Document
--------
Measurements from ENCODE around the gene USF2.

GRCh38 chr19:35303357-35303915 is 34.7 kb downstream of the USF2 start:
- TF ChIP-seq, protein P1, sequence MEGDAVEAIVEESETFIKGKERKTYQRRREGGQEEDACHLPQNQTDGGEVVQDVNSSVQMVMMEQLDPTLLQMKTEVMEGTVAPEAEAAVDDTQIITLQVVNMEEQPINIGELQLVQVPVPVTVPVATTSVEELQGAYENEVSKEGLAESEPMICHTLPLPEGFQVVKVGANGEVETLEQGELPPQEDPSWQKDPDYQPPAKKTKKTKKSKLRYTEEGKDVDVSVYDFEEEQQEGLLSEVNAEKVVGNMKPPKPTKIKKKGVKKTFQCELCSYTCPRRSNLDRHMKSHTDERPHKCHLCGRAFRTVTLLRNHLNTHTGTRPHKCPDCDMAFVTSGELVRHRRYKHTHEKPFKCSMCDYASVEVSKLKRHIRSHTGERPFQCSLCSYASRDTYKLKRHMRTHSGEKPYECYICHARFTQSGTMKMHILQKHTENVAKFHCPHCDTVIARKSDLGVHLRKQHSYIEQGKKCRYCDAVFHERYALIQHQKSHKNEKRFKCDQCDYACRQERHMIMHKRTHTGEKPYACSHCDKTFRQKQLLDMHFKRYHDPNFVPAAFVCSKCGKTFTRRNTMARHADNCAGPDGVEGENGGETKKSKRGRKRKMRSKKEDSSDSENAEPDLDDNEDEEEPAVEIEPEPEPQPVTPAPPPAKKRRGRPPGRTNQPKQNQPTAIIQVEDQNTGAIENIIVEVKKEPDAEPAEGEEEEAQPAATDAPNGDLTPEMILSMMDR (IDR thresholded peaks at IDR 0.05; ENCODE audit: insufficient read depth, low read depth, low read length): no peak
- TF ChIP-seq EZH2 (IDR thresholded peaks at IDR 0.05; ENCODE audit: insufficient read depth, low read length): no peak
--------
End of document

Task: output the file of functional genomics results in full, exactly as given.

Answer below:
Measurements from ENCODE around the gene USF2.

GRCh38 chr19:35303357-35303915 is 34.7 kb downstream of the USF2 start:
- TF ChIP-seq, protein P1, sequence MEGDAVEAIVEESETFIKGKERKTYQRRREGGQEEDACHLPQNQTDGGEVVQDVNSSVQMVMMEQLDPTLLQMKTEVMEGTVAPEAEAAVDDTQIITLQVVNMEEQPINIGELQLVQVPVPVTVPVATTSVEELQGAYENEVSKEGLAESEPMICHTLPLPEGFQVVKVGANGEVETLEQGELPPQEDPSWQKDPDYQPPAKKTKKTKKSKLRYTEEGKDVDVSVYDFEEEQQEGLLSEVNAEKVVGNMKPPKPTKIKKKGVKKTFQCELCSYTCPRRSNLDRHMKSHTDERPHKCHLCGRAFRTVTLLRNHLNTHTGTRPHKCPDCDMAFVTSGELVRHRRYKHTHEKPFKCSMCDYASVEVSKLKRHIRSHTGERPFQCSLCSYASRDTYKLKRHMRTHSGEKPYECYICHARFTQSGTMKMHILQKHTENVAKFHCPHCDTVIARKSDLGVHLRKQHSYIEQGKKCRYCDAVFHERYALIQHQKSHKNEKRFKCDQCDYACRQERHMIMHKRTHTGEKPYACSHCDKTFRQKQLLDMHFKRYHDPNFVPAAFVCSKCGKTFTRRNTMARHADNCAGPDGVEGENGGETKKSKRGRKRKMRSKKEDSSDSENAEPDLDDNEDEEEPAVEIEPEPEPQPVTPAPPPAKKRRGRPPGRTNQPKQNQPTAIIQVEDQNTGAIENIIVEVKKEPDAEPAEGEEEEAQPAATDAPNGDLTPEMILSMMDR (IDR thresholded peaks at IDR 0.05; ENCODE audit: insufficient read depth, low read depth, low read length): no peak
- TF ChIP-seq EZH2 (IDR thresholded peaks at IDR 0.05; ENCODE audit: insufficient read depth, low read length): no peak